The school also offers a prior-learning assessment and recognition program, designed to give credit to immigrants who have previously gained qualifications or experience elsewhere.
"A profile of an internationally trained immigrant could be that they are a bit older, … [in their] 30s or 40s, with kids, family and they're working," he says. "So it's great if they can find some way to reduce their course load and still get credit for it."
For that reason, Mr. Irwin says, soft-skills workshops such as those focusing on time management or communication often don't resonate with the immigrant community because they are juggling so many different things at once.
That was certainly the case for Jorge Montoya, a native Colombian who moved to Canada four years ago as a refugee. Mr. Montoya had previously spent 10 years in the United States working at a college in Orlando, but his application for refugee status was denied.
However, his wife had family in St. Catharines, Ont., so they and their two young boys relocated to the Great White North. Mr. Montoya started out doing odd jobs, such as cleaning and working in a factory, but soon decided he wanted more.
A trip to the multicultural centre in St. Catharines brought forth a recommendation for Niagara College, and Mr. Montoya was soon enrolled, and this April he successfully completed a bachelor's degree in international commerce and global development. He is now working for the school's International Partnerships Office, helping develop a food science program at a school in Vietnam, but ultimately harbours ambitions to become a manager at a college or corporation.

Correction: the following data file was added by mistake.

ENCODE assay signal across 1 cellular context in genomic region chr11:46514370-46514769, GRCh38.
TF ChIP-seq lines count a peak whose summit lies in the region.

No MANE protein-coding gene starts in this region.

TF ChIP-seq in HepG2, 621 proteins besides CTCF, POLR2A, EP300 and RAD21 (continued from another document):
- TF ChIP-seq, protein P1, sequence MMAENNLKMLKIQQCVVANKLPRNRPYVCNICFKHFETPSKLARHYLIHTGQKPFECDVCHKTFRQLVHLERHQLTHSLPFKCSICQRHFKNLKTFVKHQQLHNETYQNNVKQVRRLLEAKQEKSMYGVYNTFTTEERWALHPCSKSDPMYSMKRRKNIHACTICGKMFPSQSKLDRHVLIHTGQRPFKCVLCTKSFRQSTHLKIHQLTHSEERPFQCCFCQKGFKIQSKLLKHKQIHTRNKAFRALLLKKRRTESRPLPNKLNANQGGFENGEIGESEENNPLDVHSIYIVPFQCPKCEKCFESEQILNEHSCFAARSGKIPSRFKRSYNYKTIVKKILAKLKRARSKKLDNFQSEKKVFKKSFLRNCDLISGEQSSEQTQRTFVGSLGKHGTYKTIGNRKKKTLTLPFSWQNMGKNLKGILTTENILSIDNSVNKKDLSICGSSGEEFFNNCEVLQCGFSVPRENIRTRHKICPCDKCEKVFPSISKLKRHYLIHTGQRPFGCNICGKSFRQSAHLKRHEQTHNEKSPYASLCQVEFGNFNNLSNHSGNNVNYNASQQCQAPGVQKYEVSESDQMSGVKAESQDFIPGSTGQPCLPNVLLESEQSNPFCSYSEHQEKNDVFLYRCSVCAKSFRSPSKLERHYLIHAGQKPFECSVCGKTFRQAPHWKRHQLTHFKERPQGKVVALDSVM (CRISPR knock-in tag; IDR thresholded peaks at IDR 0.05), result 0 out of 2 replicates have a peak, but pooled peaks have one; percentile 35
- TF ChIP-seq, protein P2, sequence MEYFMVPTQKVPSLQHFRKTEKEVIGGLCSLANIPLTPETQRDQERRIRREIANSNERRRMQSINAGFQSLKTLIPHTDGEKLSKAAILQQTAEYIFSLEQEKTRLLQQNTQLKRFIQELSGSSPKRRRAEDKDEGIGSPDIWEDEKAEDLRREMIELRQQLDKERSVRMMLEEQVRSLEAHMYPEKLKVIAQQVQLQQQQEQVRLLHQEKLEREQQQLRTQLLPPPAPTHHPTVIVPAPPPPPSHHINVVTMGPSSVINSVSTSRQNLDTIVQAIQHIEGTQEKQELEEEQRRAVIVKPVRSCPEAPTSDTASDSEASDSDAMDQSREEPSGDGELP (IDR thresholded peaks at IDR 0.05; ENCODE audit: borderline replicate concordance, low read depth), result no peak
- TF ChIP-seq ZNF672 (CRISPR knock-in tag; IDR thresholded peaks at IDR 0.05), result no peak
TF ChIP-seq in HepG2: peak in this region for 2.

"To me the community college system is great," he says. "It has helped me as a stepping stone to get into a professional work force and to dream about one day becoming a manager or … a vice-president of a division here or at another college."
Despite family commitments, he took part in the applied education program, which he says helped him learn to use the Excel spreadsheet program and databases, mainly through hands-on practical workshops.
The school says immigrants are important to its functioning in the Niagara community. The college invites Niagara-region settlement services to campus to support the students and its English services.
It has also introduced a mentorship program.
"For new immigrant students or new international students we have a peer support program. Senior students reach out to students as they're coming in, many times from their own country but sometimes just another student who has gone through a transition process before," says Sean Kennedy, vice-president, student and external relations, at Niagara College.
The school also makes efforts to immerse immigrant and international students in Canadian culture, such as helping out at a maple sugar farm or having volunteers host the students on holidays such as Thanksgiving.
For Ms. Metcalfe, even 15 years after landing in Canada, the biggest change to get used to is the winters, even in Vancouver. But she has learned along the way.
Coming from a tropical country, she says she is always cold. "At first I was shivering and it was summertime."
But among her new Canadian survival skills, she says learning how to dress warmly in winter was a key one.